Emeritus Professor Barry MacDonald
We are very sad to report the death of Emeritus Professor Barry MacDonald on Tuesday 16th April 2013, a leading figure in the history and development of the Centre for Applied Research in Education. Barry will be sorely missed by all friends and colleagues in CARE and the wider community.
Professor Barry MacDonald was one of the four founding members of CARE appointed in 1970 on permanent contracts. He was appointed Director of CARE in open competition in 1984 following the death of Lawrence Stenhouse in 1982 and remained in this role until he retired in 1997. Before that he had directed the Success and Failure in Recent Innovation (SAFARI) study funded by the FORD FOUNDATION. He also directed from CARE the National Evaluation of the government funded programme on Computer Assisted Learning in Universities (UNCAL). In the late 70's the Ford Foundation also asked him to carry out an evaluation of bilingual schooling in Boston. The report was published in the CARE Book Series and entitled ‘Bread and Dreams' (see below).
In 1984 the Home Office commissioned Barry to Direct a National Review of Police Probationer Training in the wake of the Brixton and Toxteth Riots and the report by Lord Justice Scarman. The recommendations of the Review continue to impact on police training to-day. These and other large scale policy-focused evaluations came, alongside action research, to define the work of CARE over a period of 30 years at the end of the 20th century. Through them, Barry developed the methodology of case-based and policy focused evaluation that became known as the ‘Democratic Evaluation' paradigm. Some of his projects now form a significant part of an ESRC funded digital archive of case study-based evaluations constructed by a team working in CARE and Cambridge University. When the history of educational programme evaluation in the UK gets written up, Barry will be portrayed as one of its key players. His international influence as a member of a network of pioneering cross-Atlantic programme evaluators, who met together periodically in Cambridge UK, was considerable.
Below you will find a link to material from ‘Bread and Dreams' and a contextualising interview by John Elliott:
A centre for research and evaluation in education and the professions, serving lifelong learning in the public and private sectors.
Applied research including action research; programme and policy evaluation; consultancy; methodological development; research training; research degrees.
- Orientation and philosophy
Field-based enquiry aimed at the improvement of educational policy and practice across the professions and the enhancement of democracy.
- Excellence in research and training
The School of Education and Lifelong Learning, of which CARE is a part, receives the highest rating by OFSTED inspectors for its teacher training programmes.
Applied Research in Education
Over 35 years, CARE has developed and field tested a conception of Applied Research as a form of systematic critical enquiry carried out within the context of action to effect worthwhile educational change.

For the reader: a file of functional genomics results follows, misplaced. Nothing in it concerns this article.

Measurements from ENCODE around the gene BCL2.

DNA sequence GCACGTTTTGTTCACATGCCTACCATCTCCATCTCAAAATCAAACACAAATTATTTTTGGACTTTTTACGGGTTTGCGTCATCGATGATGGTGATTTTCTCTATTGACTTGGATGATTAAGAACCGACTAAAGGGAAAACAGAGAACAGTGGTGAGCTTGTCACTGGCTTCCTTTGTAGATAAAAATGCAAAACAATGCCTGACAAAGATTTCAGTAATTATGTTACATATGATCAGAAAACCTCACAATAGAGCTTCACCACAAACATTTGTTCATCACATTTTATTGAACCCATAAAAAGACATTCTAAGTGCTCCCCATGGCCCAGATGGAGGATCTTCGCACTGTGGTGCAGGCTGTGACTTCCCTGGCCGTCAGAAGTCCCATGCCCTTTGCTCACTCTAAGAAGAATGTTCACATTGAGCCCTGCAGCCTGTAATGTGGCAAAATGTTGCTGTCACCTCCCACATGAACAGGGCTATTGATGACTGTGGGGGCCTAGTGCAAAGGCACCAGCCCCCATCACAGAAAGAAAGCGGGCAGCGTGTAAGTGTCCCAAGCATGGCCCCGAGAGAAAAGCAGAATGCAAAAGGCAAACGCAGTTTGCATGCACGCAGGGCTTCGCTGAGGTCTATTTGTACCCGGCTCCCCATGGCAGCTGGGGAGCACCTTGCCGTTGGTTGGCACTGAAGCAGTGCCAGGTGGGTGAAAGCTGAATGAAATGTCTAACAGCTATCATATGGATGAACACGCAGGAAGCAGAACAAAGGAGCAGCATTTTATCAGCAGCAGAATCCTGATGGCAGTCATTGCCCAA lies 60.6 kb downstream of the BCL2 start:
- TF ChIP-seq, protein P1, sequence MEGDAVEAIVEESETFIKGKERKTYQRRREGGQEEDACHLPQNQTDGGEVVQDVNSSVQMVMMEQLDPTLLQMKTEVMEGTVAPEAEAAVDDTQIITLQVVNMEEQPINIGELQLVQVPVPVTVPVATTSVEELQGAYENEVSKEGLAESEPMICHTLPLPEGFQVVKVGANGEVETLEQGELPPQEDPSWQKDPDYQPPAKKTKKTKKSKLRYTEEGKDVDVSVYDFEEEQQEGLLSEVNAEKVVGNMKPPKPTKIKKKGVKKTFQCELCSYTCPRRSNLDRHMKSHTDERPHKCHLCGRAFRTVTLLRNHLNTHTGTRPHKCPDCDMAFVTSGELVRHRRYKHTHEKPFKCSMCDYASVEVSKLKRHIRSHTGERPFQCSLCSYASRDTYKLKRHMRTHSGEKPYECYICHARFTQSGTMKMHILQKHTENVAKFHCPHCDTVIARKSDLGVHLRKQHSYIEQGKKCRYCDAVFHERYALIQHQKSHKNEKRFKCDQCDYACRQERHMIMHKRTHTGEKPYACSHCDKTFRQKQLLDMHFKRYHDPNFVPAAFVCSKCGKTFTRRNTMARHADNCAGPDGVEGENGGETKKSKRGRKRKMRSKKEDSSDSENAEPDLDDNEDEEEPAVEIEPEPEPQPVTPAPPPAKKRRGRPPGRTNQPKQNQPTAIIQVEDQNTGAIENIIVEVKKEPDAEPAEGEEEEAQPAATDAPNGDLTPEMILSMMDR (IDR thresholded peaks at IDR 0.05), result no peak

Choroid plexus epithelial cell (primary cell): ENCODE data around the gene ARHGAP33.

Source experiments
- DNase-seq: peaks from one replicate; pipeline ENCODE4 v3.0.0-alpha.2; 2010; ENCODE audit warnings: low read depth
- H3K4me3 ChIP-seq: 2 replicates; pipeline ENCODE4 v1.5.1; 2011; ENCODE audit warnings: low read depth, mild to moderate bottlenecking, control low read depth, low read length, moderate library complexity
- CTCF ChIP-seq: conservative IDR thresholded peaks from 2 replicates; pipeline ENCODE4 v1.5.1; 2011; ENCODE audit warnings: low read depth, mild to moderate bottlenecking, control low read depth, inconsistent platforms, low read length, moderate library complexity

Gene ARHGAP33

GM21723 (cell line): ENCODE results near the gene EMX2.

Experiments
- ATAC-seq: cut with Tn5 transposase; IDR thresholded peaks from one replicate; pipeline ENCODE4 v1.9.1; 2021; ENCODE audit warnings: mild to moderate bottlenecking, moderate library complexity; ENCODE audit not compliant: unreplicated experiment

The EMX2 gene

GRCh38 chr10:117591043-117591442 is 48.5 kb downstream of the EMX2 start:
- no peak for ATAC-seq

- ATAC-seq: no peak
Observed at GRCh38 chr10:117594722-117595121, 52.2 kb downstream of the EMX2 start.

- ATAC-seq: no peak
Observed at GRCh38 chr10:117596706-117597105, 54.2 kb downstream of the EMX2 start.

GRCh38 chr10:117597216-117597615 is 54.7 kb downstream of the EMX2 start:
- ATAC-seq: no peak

CARE was established in 1970, UEA providing a permanent home for the core team of the Humanities Curriculum Project, a major curriculum project of the 1960s. At that time UEA had no School of Education (and did not envisage one) and so CARE was seen as a research centre essentially engaged in external applied research projects in the education sector. CARE quickly established itself, nationally and internationally, as a centre of activity in two areas: action research and program evaluation, and added to its activities a post graduate training programme which attracted many international students.
In 1980 CARE was incorporated in the newly established School of Education, along with the Keswick Hall College of Education, a long established Norwich institution, which brought the Centre into more direct contact with teacher education and continuing professional development programmes. The Centre continued to expand its interests in Education and Training, working in police training, the health sector and the arts and in parallel its reputation as distinctive centre in terms of developing research methodologies that addressed issues of organisational and curriculum change.
CARE continues as research and research training centre with a distinctive methodological approach and working in multidisciplinary ways in diverse settings. Currently we are particularly active in educational development in the developing world, in the arts, in higher education and in the use of mobile and multimedia technologies. Methodologically, we have several projects looking at the active engagement of participants in the research process (children included) and we are exploring new forms of archiving and searching case based archives. Our students remain a multinational and multicultural group and almost all of them return to their home countries on graduating with the aim of developing programmes of applied research in education.
CARE Annual Report 2010-11 (pdf).
The April 2013 CARE Newsletter (pdf).
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